Seeking Justice

Respecting Public Order and Morals

In the December 16, 2006 decision of the Supreme Administrative Court of Egypt, the issue of respecting public order and morals was raised as a rationale for the denial of the right of religious minorities, such as the Baha’is, to obtain civil ID cards. In reviewing the court case, many fair-minded observers, including dear readers of this blog, noted that the issue of public order was in no way connected with the central legal question at the heart of the case: whether all Egyptians were entiled to obtian ID cards.

Several questions can be raised about a public order rationale as a basis for denying a certain group of individuals the right to obtain a civil ID card. First, are not public order and morals furthered when all citizens are duly registered with the state?

Second, though the issue of public order and morals was irrelevant to the central issue of the case, nevertheless, on investigation of the teachings and practices of the Baha’i community related to public order and moral life, one finds that a fundamental principle of Baha’i membership is that one be obedient to one’s government, that one not take part in partisan politics, or seek to stir disorder in society. From the inception of the Baha’i Faith, obedience to just government has been a primary principle of belief. As described in the Baha’i writings:

“According to the direct and sacred command of God…[Baha’is] must obey and be the well wishers of the government of the land, regard disloyalty unto a just king as disloyalty to God Himself and wishing evil to the goverment a transgression of the Cause of God.”

Furthermore, the exercise of a moral life in the Baha’i Faith is regarded as a “spiritual prerequisite” of all activity. According to the Baha’i writings “these requirements are none other than a high sense of moral rectitude in their social and administrative activities, absolute chastity in their individual lives, and complete freedom from prejudice in their dealings with peoples of a different race, class, creed, or color.”

Certainly such teachings, which are common to the pure precepts of all religions, are not contrary to public order and morals. Would not equal entitlement to the rights of Egyptian citizenship, including to those who are the adherents of such principles, further the aim of establishing public order and morality?


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  1. * bilo says:

    Whenever the Egyptian courts, al-Azhar or government agencies cited the disturbance of public order if Baha’is were to be given their rights, they had never stated exactly what that disturbance would be. However, they have been using the term “public order” as a catch phrase and an excuse with the intention of raising doubt and distrust towards the Baha’is. That strategy, in itself, violates and tends to disrupt “public order” on its own. What an irony!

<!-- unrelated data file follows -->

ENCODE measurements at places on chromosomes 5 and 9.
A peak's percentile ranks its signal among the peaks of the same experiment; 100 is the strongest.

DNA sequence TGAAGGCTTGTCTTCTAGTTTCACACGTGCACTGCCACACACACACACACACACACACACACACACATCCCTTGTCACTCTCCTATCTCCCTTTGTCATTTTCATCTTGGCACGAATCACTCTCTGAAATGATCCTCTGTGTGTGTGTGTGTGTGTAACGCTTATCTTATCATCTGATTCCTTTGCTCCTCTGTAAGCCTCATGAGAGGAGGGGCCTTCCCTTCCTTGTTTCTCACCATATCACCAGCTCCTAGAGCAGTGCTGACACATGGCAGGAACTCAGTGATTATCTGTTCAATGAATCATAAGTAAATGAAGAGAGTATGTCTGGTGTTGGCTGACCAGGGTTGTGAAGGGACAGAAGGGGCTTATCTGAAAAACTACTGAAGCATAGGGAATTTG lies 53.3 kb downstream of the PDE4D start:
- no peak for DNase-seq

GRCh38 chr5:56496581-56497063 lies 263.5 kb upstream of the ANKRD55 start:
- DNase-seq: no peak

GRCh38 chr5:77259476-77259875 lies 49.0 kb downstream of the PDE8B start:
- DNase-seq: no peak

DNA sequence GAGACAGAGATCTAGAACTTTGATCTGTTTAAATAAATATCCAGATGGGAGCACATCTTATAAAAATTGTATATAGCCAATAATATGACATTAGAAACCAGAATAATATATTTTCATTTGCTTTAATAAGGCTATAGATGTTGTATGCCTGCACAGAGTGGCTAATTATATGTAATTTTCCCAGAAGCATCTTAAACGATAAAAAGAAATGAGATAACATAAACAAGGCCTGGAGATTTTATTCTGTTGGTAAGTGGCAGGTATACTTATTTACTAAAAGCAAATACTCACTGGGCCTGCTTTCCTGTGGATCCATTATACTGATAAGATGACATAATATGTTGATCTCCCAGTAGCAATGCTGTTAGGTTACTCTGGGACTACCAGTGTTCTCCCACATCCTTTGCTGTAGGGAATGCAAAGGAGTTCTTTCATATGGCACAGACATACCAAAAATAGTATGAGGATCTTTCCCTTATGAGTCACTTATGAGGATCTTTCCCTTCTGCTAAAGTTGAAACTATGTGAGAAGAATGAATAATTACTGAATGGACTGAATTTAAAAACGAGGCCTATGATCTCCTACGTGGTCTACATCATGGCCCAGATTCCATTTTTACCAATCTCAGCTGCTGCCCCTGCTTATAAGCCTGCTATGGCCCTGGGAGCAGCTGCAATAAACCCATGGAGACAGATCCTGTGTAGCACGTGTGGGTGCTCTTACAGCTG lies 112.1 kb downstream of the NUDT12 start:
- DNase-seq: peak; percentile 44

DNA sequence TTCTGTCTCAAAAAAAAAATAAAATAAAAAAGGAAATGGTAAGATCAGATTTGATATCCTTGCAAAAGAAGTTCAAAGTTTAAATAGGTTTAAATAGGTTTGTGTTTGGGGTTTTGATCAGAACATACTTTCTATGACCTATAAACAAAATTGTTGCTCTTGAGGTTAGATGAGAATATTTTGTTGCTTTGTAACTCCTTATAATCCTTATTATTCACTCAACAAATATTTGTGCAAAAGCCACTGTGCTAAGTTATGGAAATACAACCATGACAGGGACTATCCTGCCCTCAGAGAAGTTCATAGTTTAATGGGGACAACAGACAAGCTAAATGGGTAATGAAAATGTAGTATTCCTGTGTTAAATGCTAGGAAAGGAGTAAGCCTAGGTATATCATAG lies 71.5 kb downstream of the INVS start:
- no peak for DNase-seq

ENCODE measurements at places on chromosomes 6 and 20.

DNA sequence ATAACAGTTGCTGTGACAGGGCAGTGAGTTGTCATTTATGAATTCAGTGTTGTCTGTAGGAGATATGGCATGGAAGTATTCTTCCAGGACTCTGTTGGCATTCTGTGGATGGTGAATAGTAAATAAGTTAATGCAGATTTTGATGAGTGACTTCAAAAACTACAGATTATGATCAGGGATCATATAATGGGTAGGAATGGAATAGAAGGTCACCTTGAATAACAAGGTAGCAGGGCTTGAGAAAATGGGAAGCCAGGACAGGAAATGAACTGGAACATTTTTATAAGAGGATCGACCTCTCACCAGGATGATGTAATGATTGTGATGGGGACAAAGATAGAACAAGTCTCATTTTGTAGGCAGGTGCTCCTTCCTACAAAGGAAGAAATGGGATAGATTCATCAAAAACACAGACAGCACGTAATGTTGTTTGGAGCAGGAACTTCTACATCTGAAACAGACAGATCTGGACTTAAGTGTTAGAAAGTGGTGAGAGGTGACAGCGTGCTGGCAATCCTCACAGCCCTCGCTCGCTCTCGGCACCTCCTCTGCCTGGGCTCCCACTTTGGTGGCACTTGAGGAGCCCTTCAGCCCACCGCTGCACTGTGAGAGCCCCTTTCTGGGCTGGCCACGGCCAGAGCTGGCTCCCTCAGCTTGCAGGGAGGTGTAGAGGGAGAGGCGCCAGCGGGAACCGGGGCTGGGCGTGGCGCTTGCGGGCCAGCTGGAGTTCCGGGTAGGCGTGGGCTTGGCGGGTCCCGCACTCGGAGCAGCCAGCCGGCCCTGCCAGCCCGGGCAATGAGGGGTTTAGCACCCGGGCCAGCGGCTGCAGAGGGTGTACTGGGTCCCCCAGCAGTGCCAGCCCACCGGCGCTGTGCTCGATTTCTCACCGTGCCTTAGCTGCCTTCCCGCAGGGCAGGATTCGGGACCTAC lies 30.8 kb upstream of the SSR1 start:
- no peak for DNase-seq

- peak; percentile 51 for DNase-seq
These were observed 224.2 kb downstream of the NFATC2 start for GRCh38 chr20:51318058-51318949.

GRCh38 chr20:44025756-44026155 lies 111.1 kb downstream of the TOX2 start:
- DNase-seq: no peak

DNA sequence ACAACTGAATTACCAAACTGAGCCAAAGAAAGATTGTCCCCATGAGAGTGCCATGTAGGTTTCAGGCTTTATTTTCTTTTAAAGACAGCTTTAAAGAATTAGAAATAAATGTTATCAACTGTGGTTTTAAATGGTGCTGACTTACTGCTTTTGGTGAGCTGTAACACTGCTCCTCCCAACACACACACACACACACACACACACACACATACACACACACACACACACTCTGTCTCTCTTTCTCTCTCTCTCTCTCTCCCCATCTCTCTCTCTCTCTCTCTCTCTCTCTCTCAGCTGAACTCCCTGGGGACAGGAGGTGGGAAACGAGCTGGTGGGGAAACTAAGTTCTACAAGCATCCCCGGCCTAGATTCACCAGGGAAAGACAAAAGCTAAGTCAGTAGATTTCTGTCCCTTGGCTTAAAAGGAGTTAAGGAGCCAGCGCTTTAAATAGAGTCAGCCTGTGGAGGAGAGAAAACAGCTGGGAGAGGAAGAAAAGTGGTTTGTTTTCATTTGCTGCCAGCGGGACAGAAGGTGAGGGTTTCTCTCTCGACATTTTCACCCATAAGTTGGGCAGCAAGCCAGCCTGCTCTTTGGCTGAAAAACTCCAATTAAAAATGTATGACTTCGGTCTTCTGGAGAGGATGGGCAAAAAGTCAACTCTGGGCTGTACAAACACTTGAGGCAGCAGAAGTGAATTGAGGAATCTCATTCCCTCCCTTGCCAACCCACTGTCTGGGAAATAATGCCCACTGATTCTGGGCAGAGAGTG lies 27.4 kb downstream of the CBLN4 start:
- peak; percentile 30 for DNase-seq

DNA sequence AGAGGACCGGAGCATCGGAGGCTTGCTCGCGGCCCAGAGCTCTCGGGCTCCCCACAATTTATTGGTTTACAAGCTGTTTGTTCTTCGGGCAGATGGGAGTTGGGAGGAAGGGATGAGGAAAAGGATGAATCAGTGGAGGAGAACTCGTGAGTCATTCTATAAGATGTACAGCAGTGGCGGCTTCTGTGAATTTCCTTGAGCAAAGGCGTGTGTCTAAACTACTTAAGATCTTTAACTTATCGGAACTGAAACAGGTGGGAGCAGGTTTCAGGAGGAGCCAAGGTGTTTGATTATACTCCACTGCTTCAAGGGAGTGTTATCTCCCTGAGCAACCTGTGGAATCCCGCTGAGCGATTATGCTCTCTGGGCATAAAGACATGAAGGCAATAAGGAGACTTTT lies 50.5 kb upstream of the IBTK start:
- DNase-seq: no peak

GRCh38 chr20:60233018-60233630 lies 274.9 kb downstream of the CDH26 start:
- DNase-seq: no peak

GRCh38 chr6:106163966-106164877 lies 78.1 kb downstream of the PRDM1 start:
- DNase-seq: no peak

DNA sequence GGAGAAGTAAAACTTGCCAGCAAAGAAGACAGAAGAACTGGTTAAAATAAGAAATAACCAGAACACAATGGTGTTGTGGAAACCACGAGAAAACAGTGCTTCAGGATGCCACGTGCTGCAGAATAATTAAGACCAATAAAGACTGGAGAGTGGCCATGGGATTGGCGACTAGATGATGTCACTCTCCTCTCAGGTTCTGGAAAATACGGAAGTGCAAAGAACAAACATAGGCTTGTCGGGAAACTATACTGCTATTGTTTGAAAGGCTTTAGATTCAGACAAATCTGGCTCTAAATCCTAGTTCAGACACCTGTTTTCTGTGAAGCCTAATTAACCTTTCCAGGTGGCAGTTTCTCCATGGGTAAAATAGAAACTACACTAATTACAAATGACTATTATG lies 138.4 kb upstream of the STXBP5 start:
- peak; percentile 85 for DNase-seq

| Reply Posted 11 years, 6 months ago
  2. * R.A. says:

    Two observations are to be realized from the Egyptian government accusation that Baha’is are a “threat” to public order:

    The first is that the ruling passed against the Baha’is based on an accusation of threat; unsubstantiated, as a threat, more so one undefined, is not a criminal offense. Public disorder includes such crimes as treason, sedition, riot, affray, unlawful assembly, violent disorder, racial and religious hatred, aggravated trespass, watching and besetting, etc.; none of which have been committed by a single Baha’i or the collective membership.

    The second is what may be extracted from the application of the term threat; that it firmly implies acts of public disorder by the radical and less progressive elements of the Islamic community. The potential – and perhaps unlikely – offenders would be those whose intolerance and blind rage may possibly spark violent and disruptive disorder.

    In light of this, the potential criminal consequences of the displeased population – by allowing civil documents to members of the Baha’i community – have been assigned sentence in advance to those who are the victims rather than the potential offenders. Furthermore, evident offences committed against the Baha’i community by government and religious authorities, and various media, have been left to stand without judgment; those of slander and libel.

    | Reply Posted 11 years, 6 months ago
  3. * jsmayton says:

    hi there. I wanted to say I was pleasantly surprised when I came across this blog. I am currently writing a book at this and want to know how we may get in touch to talk about these issues. Please email me. Thank you and I apologize for this post. I assume you get my email address. If not, respond with a way to get in touch. cheers.

    | Reply Posted 11 years, 5 months ago

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